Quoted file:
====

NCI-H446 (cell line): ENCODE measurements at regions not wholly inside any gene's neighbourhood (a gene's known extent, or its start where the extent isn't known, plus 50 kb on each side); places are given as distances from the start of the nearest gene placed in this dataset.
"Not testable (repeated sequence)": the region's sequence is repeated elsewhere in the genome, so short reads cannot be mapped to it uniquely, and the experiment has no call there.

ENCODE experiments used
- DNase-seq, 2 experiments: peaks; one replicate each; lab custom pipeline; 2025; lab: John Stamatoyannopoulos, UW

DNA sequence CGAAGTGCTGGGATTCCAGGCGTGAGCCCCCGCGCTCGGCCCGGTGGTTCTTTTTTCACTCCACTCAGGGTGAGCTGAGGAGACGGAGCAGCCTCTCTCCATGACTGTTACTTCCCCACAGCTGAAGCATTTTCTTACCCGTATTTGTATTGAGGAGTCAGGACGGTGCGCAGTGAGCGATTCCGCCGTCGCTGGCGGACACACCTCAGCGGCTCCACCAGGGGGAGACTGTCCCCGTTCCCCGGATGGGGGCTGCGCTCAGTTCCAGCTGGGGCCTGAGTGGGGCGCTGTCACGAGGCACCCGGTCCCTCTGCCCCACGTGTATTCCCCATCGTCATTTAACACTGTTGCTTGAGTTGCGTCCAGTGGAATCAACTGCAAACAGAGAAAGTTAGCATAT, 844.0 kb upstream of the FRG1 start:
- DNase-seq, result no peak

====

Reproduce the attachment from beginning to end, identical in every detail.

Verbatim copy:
NCI-H446 (cell line): ENCODE measurements at regions not wholly inside any gene's neighbourhood (a gene's known extent, or its start where the extent isn't known, plus 50 kb on each side); places are given as distances from the start of the nearest gene placed in this dataset.
"Not testable (repeated sequence)": the region's sequence is repeated elsewhere in the genome, so short reads cannot be mapped to it uniquely, and the experiment has no call there.

ENCODE experiments used
- DNase-seq, 2 experiments: peaks; one replicate each; lab custom pipeline; 2025; lab: John Stamatoyannopoulos, UW

DNA sequence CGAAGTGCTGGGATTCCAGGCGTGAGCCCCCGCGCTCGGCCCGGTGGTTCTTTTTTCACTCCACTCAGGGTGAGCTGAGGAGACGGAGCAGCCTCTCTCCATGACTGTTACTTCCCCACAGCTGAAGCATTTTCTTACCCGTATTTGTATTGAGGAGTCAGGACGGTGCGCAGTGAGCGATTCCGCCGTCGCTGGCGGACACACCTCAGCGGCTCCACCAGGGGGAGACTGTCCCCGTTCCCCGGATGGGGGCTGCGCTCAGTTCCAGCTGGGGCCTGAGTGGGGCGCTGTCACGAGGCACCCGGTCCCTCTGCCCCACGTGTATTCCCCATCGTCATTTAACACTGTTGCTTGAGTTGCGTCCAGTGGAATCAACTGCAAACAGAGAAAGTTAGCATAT, 844.0 kb upstream of the FRG1 start:
- DNase-seq, result no peak